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NumPy receives first ever funding, thanks to Moore Foundation (numfocus.org)
548 points by happy-go-lucky on June 13, 2017 | hide | past | web | favorite | 84 comments

Wow, I'm surprised that this is the first funding they've ever got.

It wouldn't be a big stretch to say that 90% of quantitative hedge funds use Numpy in some fashion, whether its directly, or via a library that sits on top of it like pandas or tensorflow.

I can't think of a more ubiquitous library in the financial space, maybe QuicFix (http://www.quickfixengine.org/)...

Maybe numpy's problem is visibility?

Possibly it does its job so well that people don't know they are using it when they use library libraries like scikit learn and Pandas?

I didn't know it needed funding until I read this.

It's just an assumed resource in quant finance, like air or water. You do realise you're using it, though. When you're using scikit or pandas it's very normal to do "import numpy as np". And you get the odd np.nan reminding you.

Do people still use QuickFix? I dropped it years ago, it was noticeably slower than alternatives when I tested it.

Tons of people still use QuickFIX. As I think you know, people very concerned with speed try to avoid using any kind of FIX for trading but still use QuickFIX for things outside the hot path such as drop copy (duplicate stream of trades for reliability).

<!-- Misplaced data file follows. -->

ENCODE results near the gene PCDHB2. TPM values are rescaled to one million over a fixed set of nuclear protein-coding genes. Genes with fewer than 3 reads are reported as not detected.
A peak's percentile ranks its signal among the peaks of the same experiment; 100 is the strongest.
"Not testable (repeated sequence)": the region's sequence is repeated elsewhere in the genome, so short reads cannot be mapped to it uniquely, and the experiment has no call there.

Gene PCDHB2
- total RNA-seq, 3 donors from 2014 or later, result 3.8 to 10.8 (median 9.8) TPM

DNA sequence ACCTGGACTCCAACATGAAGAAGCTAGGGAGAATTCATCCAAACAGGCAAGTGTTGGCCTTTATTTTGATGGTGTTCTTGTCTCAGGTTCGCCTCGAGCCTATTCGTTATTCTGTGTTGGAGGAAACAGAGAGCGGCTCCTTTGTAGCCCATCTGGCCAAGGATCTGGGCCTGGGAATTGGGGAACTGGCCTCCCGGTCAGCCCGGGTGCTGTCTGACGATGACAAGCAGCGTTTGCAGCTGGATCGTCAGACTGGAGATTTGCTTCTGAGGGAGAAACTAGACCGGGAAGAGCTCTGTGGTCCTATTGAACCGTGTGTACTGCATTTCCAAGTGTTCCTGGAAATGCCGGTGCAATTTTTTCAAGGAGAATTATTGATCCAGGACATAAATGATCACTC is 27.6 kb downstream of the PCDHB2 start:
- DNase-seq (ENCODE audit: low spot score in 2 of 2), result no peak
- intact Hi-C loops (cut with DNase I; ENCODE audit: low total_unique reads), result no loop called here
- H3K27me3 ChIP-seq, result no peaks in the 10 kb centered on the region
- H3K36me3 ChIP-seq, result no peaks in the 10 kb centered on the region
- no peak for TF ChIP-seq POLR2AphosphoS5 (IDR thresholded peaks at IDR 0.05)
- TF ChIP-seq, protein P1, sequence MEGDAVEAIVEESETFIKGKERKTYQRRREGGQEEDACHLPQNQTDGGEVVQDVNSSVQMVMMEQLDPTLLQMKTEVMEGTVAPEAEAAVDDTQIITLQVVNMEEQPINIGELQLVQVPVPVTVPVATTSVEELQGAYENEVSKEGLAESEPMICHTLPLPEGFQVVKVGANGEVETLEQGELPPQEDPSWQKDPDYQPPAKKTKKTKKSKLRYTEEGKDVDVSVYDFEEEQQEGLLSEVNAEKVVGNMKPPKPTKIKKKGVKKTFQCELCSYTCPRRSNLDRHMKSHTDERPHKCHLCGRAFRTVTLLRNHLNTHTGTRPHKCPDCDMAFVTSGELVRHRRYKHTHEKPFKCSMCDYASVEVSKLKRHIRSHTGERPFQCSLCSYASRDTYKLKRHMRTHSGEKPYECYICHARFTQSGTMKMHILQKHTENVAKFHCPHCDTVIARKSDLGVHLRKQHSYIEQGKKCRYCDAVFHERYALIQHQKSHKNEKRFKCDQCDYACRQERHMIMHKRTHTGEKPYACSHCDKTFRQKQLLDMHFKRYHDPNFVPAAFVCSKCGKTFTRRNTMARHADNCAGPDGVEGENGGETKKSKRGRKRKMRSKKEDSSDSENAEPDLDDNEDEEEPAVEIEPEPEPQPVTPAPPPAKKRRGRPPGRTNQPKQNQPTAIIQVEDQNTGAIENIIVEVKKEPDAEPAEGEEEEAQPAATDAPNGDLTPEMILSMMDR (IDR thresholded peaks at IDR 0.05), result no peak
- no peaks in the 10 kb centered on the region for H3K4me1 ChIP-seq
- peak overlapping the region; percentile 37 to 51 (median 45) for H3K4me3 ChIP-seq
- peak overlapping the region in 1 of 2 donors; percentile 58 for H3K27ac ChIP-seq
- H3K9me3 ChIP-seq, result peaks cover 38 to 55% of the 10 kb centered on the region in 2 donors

QuickFIX is open source too, so you can make it somewhat faster without abandoning it. I did.

Don't be surprised, and don't feel bad. There is innumerable open source software we all depend on everyday without thinking about it. Consider zlib, libpng, libjpeg(-turbo), bash, bsd or gnu core utilities, random stuff ... and then the stuff you might sometimes think about, like openssl ...

That's maybe the biggest practical benefit of open source software. You don't have to keep track of who you owe what. A lot of these projects have had a few different critical creators and maintainers over the past decade or so. And we don't have to keep track of any of that. That's a huge efficiency boost.

(You should not re-distribute open-source software in a way that violates the license, but that's a separate issue from using it, and it scales a lot easier - everyone receives/uses many more different software works than they distribute.)

There's been quite a bit of private funding, through Enthought and other companies.

I don't think this is very true. There hasn't been much private funding for NumPy. People working at private companies have worked sometimes on NumPy but very rarely as part of their full-time job.

Oh, hey, Travis! (This is Joe Cooper, I worked at Enthought as a contractor for a few years before you joined the company full-time; we met a few times in Austin.)

You would obviously know better than I. I guess I considered employing people who were working on NumPy as "funding", but possibly not on the scale or with the focus of a specific grant. So many of the folks who do scientific computing with Python have gone through Enthought, it seems kinda like everyone has drawn a salary or contract work from there at some point. But, I guess a lot of the work at Enthought was focused on making the tools palatable to industry rather than the actual science side of things, and much of the math they're packaging came from the academic world.

Numpy is so 'normal' I think many people believe it is part of Python.

Visibility, REALLY? Was openssl problem also visibility?